I’ve never really thought about vegetarianism, but I’ve never even thought about trying it on myself. I am an incorrigible meat-eater, but for all that, I am completely comfortable with vegetarians – I even started a column on vegetarian recipes on my blog.
Well, everyone is free to eat what he likes the most, best suits him and most exactly matches his inner feeling of the world or state of health. I have lived quietly in such good neutrality and did not panic. Until last week I was invited to a TV talk show about vegetarianism.
There were vegetarians, meat-eaters, doctors, yoga adepts, and everyday people not involved with vegetarianism… And there was a heated atmosphere, heated arguments and shouts of “You’re eating corpses!” There was even a wild theory that eating red meat is the same as smoking – the harm is kind of the same. Frankly speaking, I was in a light shock – I simply did not expect such battles on such seemingly peaceful topic. But now I have finally decided my attitude to vegetarianism.
First of all. If a person chooses it independently and consciously – flag in his hands and a bundle of vegetables around his neck. But when vegetarian parents put their young children on a vegetarian (or even worse, vegan) diet, they are not just imposing their opinion on them, but they are also depriving them of some of the substances necessary for normal growth. Only one in a hundred does it right – through a nutritionist. The rest of us do it on instinct. There, a couple of years ago in France, a couple of vegan parents drove their own child to exhaustion and death. Yes, it’s out of the ordinary case, but it’s also a good reason to think.
Second. Vegetarianism and veganism in our reality is a big gamble. We don’t have enough variety in available vegetables, grains and legumes! Nope. And if vegetarians are more or less able to eat different varieties of vegetables and berries then vegans are in trouble. What vegetables do we have in public stores, say, in the winter? Cabbage, carrots, potatoes, beets, and onions. Well, more imported foreign fruits and vegetables, which are a) not always of normal quality (remember those same orange watery tomatoes) and b) is normally like pesticides and other fun stuff. For cereals and legumes – buckwheat, rice, millet, barley, and beans. Lentils have also recently become inexpensive. All sorts of exotics like soybeans, chickpeas, mung bean, tofu, etc. – in places to know, and often at a price that is not at all satisfying.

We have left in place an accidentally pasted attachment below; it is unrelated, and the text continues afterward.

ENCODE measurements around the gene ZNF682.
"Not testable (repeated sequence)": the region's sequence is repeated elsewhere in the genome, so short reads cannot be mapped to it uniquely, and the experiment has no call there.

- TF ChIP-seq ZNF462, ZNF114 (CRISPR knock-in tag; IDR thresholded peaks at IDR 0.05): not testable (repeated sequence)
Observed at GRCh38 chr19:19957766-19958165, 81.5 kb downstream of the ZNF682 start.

Third. There are no meat-eaters among my acquaintances who militantly flaunt the fact that they eat meat. These people just enjoy animal protein, enjoy life, and don’t touch anyone. Most vegetarians I’ve encountered, on the other hand, carry their diet like a banner and try, almost by force, to convert people who don’t want it at all. Don’t eat meat, that’s your right. But don’t put pressure on others.
Fourth. Personally for me a completely vegetarian lifestyle is impossible. There are two reasons:
1. I physically feel bad without meat. I felt it well when I had a two-week diet on vegetables, eggs, and dairy. It’s hard and sad, and it’s not my thing.
2. I work with a wide variety of foods, with a lot of meat and poultry among them. And even if I could theoretically give up meat without damaging my physical and emotional well-being, I still wouldn’t go for it, because a cook is obligated to always try what he cooks.
Anyway, vegetarian and vegan recipes will appear on the blog – because there are Orthodox fasts, because there are vegetarian readers and because you need variety in food.